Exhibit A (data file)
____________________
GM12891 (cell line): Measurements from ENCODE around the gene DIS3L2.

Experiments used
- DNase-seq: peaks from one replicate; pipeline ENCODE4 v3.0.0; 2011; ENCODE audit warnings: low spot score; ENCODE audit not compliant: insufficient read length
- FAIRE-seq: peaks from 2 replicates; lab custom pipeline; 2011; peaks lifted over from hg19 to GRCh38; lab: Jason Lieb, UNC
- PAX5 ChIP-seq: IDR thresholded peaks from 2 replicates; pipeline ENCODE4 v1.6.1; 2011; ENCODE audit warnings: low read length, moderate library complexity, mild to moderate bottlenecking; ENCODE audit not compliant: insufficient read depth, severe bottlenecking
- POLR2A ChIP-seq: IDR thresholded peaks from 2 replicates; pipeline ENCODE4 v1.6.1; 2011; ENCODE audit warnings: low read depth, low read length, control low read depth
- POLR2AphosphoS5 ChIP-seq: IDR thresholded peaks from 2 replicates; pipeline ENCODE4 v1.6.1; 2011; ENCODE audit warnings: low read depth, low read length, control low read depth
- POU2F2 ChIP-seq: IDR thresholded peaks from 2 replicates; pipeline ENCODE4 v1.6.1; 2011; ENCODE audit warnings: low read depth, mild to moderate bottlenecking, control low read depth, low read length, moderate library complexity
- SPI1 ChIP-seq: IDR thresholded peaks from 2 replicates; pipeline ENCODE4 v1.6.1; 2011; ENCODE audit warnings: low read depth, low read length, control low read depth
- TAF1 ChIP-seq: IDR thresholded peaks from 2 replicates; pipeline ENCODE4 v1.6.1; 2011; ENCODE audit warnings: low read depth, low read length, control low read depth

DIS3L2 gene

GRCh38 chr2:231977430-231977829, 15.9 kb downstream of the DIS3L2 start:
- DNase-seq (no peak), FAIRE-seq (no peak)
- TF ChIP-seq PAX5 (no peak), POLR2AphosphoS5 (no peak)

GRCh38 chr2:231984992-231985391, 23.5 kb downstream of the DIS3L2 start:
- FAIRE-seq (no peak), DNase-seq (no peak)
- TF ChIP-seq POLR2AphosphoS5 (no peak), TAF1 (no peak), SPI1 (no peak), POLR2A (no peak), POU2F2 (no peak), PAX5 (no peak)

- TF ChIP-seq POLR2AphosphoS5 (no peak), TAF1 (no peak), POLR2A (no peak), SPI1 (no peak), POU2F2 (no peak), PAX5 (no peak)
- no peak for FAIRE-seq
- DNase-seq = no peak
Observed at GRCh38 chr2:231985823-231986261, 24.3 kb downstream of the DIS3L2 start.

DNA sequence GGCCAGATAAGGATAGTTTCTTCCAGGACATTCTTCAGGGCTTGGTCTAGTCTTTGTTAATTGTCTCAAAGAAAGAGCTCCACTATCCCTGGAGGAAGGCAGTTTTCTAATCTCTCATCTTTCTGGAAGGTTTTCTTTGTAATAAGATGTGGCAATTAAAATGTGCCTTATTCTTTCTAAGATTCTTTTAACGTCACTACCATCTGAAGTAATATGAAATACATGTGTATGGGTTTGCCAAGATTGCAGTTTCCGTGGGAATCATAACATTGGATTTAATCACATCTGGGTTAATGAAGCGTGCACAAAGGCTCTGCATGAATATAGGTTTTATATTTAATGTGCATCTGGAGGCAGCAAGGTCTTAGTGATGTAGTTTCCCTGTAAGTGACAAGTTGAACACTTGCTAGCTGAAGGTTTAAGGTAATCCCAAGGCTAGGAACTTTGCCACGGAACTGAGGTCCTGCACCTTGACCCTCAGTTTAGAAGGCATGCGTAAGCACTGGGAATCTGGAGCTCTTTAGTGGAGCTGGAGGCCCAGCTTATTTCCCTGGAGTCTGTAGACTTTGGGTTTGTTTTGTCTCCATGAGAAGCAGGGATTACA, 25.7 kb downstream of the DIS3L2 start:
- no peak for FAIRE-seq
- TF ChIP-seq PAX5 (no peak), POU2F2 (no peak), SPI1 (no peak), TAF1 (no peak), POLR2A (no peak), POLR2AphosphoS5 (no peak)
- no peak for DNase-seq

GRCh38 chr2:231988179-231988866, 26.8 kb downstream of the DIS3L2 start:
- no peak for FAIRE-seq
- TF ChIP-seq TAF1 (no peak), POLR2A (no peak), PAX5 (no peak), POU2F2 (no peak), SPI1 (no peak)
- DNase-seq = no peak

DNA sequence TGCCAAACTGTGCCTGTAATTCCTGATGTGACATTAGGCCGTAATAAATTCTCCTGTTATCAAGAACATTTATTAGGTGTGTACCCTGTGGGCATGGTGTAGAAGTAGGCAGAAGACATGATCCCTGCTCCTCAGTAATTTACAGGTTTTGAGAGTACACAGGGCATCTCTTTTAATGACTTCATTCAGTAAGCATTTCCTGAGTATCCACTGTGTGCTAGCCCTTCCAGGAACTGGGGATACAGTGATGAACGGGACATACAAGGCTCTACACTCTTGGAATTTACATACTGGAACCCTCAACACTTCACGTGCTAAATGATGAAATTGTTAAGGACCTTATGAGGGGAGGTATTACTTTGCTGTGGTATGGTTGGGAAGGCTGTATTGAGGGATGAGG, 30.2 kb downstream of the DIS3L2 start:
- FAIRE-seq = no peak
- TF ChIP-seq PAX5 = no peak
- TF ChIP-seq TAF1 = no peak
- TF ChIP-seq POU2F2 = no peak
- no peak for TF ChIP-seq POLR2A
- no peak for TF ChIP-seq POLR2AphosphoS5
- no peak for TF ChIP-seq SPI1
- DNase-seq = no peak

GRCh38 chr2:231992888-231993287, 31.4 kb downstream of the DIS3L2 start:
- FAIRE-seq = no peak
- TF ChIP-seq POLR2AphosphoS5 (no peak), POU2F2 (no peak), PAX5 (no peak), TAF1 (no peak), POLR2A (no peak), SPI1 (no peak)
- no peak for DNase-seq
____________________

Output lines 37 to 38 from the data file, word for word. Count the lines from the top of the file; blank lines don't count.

- no peak for TF ChIP-seq SPI1
- DNase-seq = no peak